Lotterywest Grant For An Interpretation Plan Of The Perth Observatory Heritage Collection
The Perth Observatory Volunteer Group (POVG) is pleased to announce that in August it received a grant from Lotterywest to develop an Interpretation Plan for the Perth Observatory heritage collection.
An interpretation plan is a document that provides the policies, strategies and detailed advice for interpreting heritage objects. The plan identifies key themes, storylines and audiences and provides recommendations on interpretation media. It will also include practical advice on how to implement the plan.
The grant from Lotterywest has enabled the POVG to appoint heritage and design consultants Hocking Heritage Studio and Creative Spaces to drive the formation of the plan.
The Perth Observatory commenced operation in September 1896 and operated as a government-run institution until 2014, when Government withdrew staff and the Perth Observatory Volunteer Group (POVG) took over management through a community partnership agreement with the Department of Parks and Wildlife. The partnership agreement requires the POVG to provide astronomical outreach, science education and care and management of the heritage of the Observatory.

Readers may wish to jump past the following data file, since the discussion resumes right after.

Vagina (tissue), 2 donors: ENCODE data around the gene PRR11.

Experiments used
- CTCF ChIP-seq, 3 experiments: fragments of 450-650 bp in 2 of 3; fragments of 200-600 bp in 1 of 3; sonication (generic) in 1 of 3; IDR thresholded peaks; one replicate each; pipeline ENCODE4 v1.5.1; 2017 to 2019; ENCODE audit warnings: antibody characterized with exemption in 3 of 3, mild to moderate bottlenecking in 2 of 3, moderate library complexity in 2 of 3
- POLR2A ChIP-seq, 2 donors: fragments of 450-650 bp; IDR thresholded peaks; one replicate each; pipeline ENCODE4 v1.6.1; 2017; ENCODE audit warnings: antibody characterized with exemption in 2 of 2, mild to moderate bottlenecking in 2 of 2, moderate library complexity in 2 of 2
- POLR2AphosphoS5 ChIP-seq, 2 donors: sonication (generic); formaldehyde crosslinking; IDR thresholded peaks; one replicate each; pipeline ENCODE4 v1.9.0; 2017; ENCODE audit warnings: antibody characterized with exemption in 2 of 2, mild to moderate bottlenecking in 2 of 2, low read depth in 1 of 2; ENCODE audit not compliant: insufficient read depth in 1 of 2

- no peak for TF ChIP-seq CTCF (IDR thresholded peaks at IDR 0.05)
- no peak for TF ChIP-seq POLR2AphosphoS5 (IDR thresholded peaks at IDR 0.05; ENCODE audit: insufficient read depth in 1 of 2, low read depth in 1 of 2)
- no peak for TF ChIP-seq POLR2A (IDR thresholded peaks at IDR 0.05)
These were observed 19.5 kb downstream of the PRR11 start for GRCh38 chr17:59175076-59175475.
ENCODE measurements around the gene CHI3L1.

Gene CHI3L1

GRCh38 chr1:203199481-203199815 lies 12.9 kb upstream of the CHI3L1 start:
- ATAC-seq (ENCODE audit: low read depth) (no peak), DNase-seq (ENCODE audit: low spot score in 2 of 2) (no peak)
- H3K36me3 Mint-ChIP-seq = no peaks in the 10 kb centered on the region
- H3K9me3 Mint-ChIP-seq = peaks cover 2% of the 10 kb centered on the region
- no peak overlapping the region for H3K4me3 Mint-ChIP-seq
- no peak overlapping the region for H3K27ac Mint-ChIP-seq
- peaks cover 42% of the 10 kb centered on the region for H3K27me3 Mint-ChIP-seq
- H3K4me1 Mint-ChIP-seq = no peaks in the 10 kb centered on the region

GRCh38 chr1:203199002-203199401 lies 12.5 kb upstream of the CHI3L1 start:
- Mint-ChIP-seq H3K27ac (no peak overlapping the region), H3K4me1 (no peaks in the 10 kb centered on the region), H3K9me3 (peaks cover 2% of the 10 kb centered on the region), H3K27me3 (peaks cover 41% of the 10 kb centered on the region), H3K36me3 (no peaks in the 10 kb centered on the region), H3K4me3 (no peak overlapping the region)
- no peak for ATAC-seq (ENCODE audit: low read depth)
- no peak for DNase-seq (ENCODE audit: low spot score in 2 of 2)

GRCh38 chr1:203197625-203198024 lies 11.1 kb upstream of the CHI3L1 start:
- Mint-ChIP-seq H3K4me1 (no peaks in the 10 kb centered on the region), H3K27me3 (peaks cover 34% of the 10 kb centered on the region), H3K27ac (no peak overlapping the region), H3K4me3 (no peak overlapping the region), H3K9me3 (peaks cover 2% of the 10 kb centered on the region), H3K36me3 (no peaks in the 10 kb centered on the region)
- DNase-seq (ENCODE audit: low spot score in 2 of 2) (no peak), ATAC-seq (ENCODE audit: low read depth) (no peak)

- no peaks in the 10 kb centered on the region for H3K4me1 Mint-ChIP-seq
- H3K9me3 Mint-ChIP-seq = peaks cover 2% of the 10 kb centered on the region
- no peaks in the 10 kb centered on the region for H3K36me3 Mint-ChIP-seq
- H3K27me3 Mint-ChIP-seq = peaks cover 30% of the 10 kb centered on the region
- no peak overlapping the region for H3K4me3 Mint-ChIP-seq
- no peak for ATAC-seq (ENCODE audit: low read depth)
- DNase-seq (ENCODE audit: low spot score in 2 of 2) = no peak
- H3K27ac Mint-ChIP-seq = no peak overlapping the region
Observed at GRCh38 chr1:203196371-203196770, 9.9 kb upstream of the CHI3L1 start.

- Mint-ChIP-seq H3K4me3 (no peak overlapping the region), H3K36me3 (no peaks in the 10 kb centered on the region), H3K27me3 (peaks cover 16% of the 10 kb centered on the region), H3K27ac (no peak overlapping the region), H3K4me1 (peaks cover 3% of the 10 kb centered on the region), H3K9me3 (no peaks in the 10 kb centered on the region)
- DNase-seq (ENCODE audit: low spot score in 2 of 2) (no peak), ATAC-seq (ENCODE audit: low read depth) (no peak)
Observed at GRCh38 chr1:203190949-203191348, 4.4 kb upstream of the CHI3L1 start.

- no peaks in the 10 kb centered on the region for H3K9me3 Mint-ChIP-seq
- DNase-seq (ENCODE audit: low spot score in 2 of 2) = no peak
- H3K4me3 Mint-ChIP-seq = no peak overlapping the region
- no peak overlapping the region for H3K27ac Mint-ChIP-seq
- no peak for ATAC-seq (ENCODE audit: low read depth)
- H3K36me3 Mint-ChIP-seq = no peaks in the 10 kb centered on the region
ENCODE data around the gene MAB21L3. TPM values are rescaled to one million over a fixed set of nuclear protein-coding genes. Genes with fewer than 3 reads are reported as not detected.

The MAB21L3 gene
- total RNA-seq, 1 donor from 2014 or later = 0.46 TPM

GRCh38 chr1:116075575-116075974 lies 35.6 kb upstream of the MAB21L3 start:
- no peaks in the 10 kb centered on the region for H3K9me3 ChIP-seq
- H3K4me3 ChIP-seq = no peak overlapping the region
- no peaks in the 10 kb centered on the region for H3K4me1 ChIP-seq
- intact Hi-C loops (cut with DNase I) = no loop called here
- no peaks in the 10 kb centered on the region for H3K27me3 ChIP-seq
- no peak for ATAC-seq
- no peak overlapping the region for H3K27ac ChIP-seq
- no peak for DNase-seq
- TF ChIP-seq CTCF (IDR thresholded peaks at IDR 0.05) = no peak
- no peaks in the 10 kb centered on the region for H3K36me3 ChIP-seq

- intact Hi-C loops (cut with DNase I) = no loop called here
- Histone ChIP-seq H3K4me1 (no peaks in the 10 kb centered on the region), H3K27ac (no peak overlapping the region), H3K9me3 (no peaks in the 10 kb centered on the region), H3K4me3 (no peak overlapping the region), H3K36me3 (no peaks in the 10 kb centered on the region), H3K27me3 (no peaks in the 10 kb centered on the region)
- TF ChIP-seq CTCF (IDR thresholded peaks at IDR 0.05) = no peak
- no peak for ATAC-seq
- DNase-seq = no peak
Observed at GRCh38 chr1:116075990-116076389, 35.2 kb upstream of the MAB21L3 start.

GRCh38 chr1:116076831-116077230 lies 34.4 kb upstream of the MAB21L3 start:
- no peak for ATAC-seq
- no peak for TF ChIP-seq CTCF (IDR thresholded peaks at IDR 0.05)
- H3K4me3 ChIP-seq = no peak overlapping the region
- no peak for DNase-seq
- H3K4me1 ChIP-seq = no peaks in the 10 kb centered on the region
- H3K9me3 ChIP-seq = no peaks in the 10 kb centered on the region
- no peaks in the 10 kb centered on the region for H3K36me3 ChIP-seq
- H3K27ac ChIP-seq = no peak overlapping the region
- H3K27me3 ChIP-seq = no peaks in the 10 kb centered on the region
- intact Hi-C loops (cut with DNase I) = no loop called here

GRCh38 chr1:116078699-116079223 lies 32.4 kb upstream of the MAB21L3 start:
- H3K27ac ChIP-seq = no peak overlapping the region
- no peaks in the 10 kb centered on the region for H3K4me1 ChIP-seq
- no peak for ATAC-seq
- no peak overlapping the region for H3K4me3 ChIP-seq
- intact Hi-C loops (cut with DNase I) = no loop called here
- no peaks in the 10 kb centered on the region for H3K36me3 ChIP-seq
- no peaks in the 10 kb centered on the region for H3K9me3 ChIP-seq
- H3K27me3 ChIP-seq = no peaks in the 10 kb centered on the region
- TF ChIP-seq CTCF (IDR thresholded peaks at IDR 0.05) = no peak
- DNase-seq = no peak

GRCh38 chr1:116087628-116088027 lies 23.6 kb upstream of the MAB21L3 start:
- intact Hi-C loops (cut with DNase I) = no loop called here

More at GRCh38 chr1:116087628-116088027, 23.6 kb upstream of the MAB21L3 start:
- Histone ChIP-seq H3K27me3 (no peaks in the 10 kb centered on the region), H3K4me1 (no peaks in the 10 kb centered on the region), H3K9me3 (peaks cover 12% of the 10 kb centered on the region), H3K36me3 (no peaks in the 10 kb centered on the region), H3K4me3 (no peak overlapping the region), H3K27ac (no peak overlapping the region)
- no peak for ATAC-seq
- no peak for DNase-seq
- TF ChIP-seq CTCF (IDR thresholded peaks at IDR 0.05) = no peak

During its 118 years of government control Observatory astronomers and other staff, at various times, provided a range of services to the public of Western Australia and the Australian and international astronomical community. These included:
- Keeping and disseminating Western Standard Time
- Establishing and managing the state’s weather station network and providing weather forecasting
- Maintaining a seismic recording station as part of the Australian and British Commonwealth seismic network of recording stations
- Mapping of a section of the southern sky as part of an international project known as the International Astrographic Project.
- Producing a number of meridian catalogues
- Observations of the planets for NASA’s space program
- Research on comets, supernova and exo-planets for various international cooperatives.
In order to carry out their work, the Observatory purchased instruments, generated documents, and assembled a library. Much of what was acquired and generated by the Observatory over the years was retained resulting in a rich collection of heritage items; however, little of the collection had been itemised or catalogued when government control ceased.
The collection includes 100-year old telescopes, seismographs, meteorological instruments, clocks and chronometers, architectural drawings, glass photographic plates, working papers and correspondence.
The POVG has been working for the last four years identifying and cataloguing the heritage collection and now seeks to better interpret and display parts of that collection. The first step in this process is the development of an interpretation plan.
The plan is expected to be completed by the end of 2016 and with it, the POVG will look to revamp its existing display spaces.